In Move to Save Golden Globes, HFPA becomes a for-profit organization

Eldridge Industries inherits the Golden Globe Awards, which will be transformed into a private entity separate from the Hollywood Foreign Press Association’s charitable and philanthropic programs and administered as a not-for-profit entity.

That HFPA Members voted to approve the transfer of ownership of Eldridge, which will be led by Todd Boehly, who has served as the organization’s interim CEO since last year. The HFPA went on the auction block in May, and Boehly had been attempting to buy the organization ever since. This spring, the group formed a special committee within the nonprofit to identify potential outside strategic interests in its organization and assets.

“This is a historic moment for the HFPA and the Golden Globes‘ said HFPA President Helen Hoehne. “We have taken a critical step forward in changing and adapting to this increasingly competitive economic landscape for both the awards and journalism market. Our select committee and team of legal and financial advisors have done an incredible amount of work to review, analyze and compare the options presented to us. We are excited to move forward with a mission to ensure we continue our support for increasing diversity in all areas and continue our life-changing charitable and philanthropic efforts.”

According to the HFPA, Eldridge will form a new private company that will acquire all rights to the Golden Globes’ intellectual property “and will have the authority to oversee the professionalization and modernization of the Golden Globe Awards. The transition will include the development of people and a leadership team to lead the new organization.”

As part of the transition, the group will add additional Golden Globes voters “to increase the size and diversity of voters available for the annual awards,” the group said. But it also begs the question of what a for-profit enterprise will look like and whether this will raise further concerns about the organization’s already much-maligned behavior. It also raises the question of whether Boehly now owns both the Globes and through Eldridge MRC Live and Alternative – the company formerly known as Dick Clark Prods that makes the Globes. (Boehly is also reportedly aiming to fully acquire MRC Live and Alternative, according to Puck. Such a move could raise further questions about conflicts of interest.) The HFPA said in its press release that it would not make any further statements or address the news about that beyond what was announced today.

According to the HFPA, “Boehly was not part of the review, recommendation, or approval process. In recent months, the HFPA’s financial advisor, Houlihan Lokey, has presented several submitted proposals from a number of companies and investment groups. Each proposal has been reviewed and analyzed by the HFPA’s Special Committee, together with its legal counsel, Morgan, Lewis & Bockius LLP.”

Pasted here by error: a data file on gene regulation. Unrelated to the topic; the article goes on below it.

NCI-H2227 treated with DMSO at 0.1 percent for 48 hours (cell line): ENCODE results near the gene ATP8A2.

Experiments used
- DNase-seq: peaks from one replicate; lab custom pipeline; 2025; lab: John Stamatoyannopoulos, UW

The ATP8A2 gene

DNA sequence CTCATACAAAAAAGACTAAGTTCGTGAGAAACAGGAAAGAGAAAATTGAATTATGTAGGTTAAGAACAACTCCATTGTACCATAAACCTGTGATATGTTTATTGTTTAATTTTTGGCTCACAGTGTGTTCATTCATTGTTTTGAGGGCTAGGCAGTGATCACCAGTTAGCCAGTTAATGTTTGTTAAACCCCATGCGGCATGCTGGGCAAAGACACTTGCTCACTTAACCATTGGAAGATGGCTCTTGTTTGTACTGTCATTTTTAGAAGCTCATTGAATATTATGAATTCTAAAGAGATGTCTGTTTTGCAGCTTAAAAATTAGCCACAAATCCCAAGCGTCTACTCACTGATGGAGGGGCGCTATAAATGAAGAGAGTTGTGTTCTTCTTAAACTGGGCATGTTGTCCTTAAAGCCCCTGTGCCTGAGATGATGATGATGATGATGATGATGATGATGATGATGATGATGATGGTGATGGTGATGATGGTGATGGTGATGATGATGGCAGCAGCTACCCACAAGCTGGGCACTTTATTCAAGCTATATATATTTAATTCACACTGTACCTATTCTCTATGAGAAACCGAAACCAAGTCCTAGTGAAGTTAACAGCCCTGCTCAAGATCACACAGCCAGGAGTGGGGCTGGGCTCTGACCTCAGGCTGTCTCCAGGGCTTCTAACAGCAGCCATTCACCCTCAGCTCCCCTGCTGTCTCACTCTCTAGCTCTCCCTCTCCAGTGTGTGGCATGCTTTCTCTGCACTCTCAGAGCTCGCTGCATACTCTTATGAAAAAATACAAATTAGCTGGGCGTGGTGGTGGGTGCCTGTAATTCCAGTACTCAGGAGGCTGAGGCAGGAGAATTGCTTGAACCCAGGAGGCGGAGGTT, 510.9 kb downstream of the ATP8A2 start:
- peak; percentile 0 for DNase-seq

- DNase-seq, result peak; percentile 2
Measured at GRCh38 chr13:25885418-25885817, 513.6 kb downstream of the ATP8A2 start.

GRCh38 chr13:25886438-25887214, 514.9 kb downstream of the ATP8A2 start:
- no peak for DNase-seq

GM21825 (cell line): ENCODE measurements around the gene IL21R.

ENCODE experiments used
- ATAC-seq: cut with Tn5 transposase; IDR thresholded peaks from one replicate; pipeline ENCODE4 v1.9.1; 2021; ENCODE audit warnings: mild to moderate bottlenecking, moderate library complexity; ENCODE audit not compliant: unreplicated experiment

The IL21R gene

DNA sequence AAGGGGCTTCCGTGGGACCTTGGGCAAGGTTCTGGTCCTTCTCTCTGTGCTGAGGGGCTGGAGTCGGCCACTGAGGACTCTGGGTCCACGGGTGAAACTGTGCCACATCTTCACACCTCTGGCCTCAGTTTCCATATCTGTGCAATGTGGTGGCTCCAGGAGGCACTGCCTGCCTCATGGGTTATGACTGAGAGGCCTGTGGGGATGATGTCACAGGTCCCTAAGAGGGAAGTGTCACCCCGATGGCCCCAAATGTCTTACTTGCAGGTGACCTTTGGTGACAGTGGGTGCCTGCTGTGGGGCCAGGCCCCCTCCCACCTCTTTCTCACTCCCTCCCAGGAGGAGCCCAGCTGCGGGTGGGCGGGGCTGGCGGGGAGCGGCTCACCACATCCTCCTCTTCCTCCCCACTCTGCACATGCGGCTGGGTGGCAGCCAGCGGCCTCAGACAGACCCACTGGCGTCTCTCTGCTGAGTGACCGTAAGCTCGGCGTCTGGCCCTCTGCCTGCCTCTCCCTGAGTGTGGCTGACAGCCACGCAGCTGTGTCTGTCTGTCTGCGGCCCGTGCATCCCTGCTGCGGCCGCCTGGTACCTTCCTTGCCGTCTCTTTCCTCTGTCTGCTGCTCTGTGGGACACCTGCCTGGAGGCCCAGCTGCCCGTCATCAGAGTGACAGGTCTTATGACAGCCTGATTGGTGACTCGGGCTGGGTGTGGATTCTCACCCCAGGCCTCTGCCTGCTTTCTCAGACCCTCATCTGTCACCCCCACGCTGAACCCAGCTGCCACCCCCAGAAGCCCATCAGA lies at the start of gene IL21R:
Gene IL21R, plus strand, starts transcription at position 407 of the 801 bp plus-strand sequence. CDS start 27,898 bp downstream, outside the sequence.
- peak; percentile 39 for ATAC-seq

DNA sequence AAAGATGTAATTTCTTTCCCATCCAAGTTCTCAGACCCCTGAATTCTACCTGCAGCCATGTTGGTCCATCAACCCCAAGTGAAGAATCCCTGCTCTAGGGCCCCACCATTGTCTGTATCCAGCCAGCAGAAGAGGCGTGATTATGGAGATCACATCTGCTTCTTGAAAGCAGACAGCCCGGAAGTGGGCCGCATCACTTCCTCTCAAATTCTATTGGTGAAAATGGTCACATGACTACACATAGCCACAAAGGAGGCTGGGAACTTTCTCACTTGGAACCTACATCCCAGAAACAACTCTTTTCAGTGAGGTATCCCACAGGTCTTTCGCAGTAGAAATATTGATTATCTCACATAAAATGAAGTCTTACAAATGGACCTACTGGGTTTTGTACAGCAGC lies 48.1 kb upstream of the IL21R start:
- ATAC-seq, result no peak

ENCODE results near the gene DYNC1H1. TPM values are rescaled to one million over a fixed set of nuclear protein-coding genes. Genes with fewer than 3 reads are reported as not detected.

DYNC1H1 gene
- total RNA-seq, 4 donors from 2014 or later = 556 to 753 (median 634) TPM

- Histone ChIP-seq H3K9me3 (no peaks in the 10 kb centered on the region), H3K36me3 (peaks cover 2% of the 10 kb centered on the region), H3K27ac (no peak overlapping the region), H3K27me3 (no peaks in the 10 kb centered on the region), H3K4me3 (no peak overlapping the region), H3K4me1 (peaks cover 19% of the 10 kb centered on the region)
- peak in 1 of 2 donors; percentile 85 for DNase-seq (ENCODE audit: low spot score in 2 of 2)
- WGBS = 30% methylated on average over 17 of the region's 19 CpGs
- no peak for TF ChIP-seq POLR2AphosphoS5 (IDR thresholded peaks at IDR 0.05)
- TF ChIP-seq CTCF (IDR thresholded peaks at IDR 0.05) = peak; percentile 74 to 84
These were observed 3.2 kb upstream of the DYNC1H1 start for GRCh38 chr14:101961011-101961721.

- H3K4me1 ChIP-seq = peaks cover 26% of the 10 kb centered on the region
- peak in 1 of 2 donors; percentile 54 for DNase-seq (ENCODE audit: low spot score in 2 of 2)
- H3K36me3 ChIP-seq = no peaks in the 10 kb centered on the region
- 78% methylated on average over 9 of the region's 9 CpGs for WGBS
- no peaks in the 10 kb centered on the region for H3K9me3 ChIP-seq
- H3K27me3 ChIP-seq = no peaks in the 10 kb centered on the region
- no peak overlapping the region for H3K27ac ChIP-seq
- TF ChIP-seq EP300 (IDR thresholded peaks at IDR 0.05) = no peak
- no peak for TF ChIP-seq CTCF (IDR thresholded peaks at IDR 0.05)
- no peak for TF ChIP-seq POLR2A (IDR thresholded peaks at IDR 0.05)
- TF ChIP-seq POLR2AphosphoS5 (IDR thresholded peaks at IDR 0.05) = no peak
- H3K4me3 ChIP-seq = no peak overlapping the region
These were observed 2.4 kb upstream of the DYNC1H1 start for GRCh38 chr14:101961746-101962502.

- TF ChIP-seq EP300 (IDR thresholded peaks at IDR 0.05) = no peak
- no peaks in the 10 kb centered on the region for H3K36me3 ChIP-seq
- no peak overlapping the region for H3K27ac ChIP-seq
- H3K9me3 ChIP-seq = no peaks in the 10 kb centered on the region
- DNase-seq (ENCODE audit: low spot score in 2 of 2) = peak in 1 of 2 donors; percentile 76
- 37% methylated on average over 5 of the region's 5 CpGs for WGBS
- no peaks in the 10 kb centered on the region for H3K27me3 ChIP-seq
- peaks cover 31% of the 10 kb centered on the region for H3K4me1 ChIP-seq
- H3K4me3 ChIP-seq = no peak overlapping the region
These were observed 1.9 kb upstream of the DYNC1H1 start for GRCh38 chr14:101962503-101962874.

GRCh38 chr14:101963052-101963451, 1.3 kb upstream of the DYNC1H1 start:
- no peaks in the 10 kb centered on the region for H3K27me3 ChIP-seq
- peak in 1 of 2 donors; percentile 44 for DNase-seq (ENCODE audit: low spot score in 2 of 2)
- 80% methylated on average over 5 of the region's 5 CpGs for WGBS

The Select Committee consisted of the HFPA’s three external independent board members: Sharlette Hambrick, Jeff Harris and Dr. Joanna Massey.

“This review process was comprehensive, deliberate, and thoughtful to ensure fairness and accuracy,” said Hoehne. “According to our statutes, the ultimate decision rested with our members, who voted on the proposal. As we look forward to celebrating our 80th anniversary in January 2023, we are incredibly excited for this new era for our association.”

The HFPA’s move comes after more than a year of turmoil for the nearly 80-year-old press organization that has thrived over the past 25 years on lucrative fees from NBCUniversal and other Golden Globe Awards partners.

There’s still no confirmation as to whether the Globes will return to NBC in 2023, but the new ownership structure is likely a step forward in potentially making that happen. As diversity reported JuneThe HFPA had met with major studios on networks during the spring and early summer to compile the list of changes the organization had made over the past year and a half. The HFPA announced the addition of 21 new members (nearly half of whom were women and most of whom were black), DEI training, a new chief diversity officer, new independent advisors and advisors, an NAACP partnership, new Gift, Travel and Conflict of Interest Policies and Other Bylaws, among other reforms.

The HFPA has been in reform mode since the spring of 2021, when the Los Angeles Times detailed new allegations about questionable financial practices within the small, compartmentalized organization and its poor record of diversity and representation (including a complete lack of black members). The group responded by releasing a reform framework that included measures to increase the number of people of color in its ranks. The org had already introduced new restrictions on gifts members could receive and payments for work on their committees.

Nonetheless, these allegations of questionable practices and a lack of diverse members prompted NBC to announce that it would not air the 2022 Golden Globes.

In May 2021, the HFPA announced a timeline that would overhaul the organization by creating “five pillars of change: Accountability, Membership, Inclusion, Good Governance/Ethics, and Transparency.”

This January, without NBC as a broadcast partner, the HFPA pushed ahead with the 2022 Golden Globes — in a private ceremony at the Beverly Hilton, with no nominees in attendance. The 2022 ceremony instead placed an emphasis on the Golden Globes’ philanthropic partners and efforts.

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